Larry Ellison wants an America's Cup final in Hawaii at the end of a worldwide Formula 1-style qualifying series.
The American billionaire who has bankrolled Oracle to the last two cup successes, wants to take yachting's greatest spectacle around the world in a system akin to motor racing's grands prix, that will include a regatta in New Zealand.
Ellison has outlined his hopes to San Francisco journalist Julian Guthrie, the author of his book on winning sport's oldest trophy.
While Oracle and Australian-based challenger of record Hamilton Island Yacht Club continue to work through the protocol for the next event, Ellison has made it clear that things will change dramatically.
He believes the best way to introduce new countries to the competition is to have meaningful races in 45-foot catamarans - the AC45s - as a qualifying system.
These would happen around the world through 2015 and 2016. Ultimately the top four challenging teams would qualify for the Louis Vuitton Cup final to be sailed in a new 60-foot catamaran class in Hawaii. The winner of that would face Oracle for the America's Cup in Hawaii.
Ellison owns the island of Lanai and would love to see the big dance in the Pacific state.
But nothing is settled in terms of the final venue and Ellison stressed that his sailing chief executive, Kiwi Sir Russell Coutts, was in "earnest talks" with San Francisco, San Diego, and Newport, on the United States east coast, as possible hosts of the finals.
Change seems certain and if Team New Zealand can find the money to continue being involved, racing will certainly be brought to Auckland as part of the AC45 series.
Ellison would like the entries racing in two divisions. An Atlantic division could cater for France, Germany, Britain, Italy, Sweden, and Switzerland. The Pacific Division could have teams from Australia, China, Japan, Korea, New Zealand, and San Francisco, USA.
After sailing regattas around the world where points accumulate, Ellison would like to see the teams race their division finals in the Port of Rome (Atlantic) and Shanghai (Pacific).
"We're going to start with two years of globe-trotting, Formula 1-style racing in AC45s," Ellison told Guthrie.
"AC45s are inexpensive to build, transport, and sail. You can throw an AC45 and its support equipment and chase boats into a couple of containers and ship them to regattas all over the world: Shanghai, Tokyo Bay, Marseilles, the Port of Rome, anywhere.
"The previous practice of going to only one city, Auckland or San Francisco or Valencia, and being in the same location for months at a time is not the best way to get fans all over the world excited about our sport.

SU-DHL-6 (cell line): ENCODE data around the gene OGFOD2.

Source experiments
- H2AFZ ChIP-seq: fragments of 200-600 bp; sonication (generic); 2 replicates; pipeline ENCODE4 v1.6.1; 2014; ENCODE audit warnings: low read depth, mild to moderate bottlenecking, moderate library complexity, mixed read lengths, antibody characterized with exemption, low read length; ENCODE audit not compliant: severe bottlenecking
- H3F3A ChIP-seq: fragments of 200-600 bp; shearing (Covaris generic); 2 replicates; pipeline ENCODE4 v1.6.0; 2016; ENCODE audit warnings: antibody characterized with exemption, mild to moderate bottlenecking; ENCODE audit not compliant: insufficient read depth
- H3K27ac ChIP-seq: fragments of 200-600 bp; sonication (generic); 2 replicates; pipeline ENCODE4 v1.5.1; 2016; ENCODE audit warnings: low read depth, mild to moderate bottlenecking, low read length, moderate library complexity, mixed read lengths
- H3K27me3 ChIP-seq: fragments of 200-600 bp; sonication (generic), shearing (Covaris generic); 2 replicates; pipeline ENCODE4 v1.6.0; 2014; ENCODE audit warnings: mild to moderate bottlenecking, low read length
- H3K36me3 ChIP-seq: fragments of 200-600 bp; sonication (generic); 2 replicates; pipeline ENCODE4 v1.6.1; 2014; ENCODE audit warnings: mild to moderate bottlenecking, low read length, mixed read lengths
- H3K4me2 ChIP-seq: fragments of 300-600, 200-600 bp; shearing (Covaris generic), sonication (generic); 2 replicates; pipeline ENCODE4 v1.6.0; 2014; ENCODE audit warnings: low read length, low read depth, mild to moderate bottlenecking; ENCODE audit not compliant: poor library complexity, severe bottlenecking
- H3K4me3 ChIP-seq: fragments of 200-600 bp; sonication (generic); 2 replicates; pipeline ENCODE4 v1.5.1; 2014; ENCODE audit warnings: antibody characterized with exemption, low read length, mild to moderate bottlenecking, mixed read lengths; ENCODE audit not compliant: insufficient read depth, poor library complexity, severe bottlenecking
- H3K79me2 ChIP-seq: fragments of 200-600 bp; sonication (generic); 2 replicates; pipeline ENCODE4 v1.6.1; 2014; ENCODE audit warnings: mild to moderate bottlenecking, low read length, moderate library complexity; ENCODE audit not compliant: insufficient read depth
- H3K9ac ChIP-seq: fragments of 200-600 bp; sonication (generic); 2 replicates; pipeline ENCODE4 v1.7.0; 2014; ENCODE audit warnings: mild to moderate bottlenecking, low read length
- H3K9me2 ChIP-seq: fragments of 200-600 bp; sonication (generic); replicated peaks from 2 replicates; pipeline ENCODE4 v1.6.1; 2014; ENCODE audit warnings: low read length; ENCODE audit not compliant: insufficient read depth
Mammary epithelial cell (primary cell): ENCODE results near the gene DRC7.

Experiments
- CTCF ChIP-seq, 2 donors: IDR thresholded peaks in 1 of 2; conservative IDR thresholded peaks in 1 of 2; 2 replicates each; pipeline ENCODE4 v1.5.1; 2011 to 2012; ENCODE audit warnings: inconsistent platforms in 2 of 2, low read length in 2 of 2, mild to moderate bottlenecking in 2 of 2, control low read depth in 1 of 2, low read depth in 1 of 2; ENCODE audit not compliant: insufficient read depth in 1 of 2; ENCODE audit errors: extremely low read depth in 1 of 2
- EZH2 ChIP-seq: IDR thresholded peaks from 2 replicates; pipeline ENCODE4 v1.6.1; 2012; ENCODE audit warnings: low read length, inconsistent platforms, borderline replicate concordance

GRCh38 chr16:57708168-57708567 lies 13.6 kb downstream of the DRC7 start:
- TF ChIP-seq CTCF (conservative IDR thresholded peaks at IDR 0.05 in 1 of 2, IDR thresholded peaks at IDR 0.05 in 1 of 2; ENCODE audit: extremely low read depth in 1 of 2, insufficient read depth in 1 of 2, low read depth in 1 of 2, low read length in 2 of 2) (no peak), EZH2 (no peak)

"It should be more like Formula 1, where you have races all around the world and all of the races count toward the championship.
"People want to see Team China racing in Shanghai and Team Japan racing in Tokyo Bay. Now that's exciting. But we have to keep the costs down to make sure that there is a Team China and a Team Japan.
"We plan to have AC45 races in every country where we have a team: Auckland, New Zealand; Sydney, Australia; Shanghai, China; Venice, Italy - 12 cities in 12 different countries.
"The TV coverage should be stunning. Look at the AC45 regatta we held in Venice a couple of years ago. It was beautiful."
While last year's cup racing in San Francisco, where Team New Zealand lost the final to Oracle, changed the face of the America's Cup with the high-speed catamarans, it was acknowledged that the budgets - more than $110 million - were not sustainable.
Costs meant only three challengers turned up, with Sweden and Italy joining New Zealand.
Ellison's vision then was for at least 12 syndicates to be involved, and in those terms the last cup was a disaster. He's adamant his latest plans can change that.
"To race an AC45 all over the world in 2015 and 2016 plus an AC60 in 2017 will cost each team as little as US$30m [NZ$35.4m] all in," he said.
Ellison was adamant that the America's Cup could transform sailing, though changes needed to be made.
"We want to keep the best of the past and combine it with modern technology," he said.
"We want to create a 21st-century sports business that will support sailing professionals and their families.
"Businesses that don't make money are not sustainable. Sports that don't make money are just hobbies for rich guys."
- Fairfax Media
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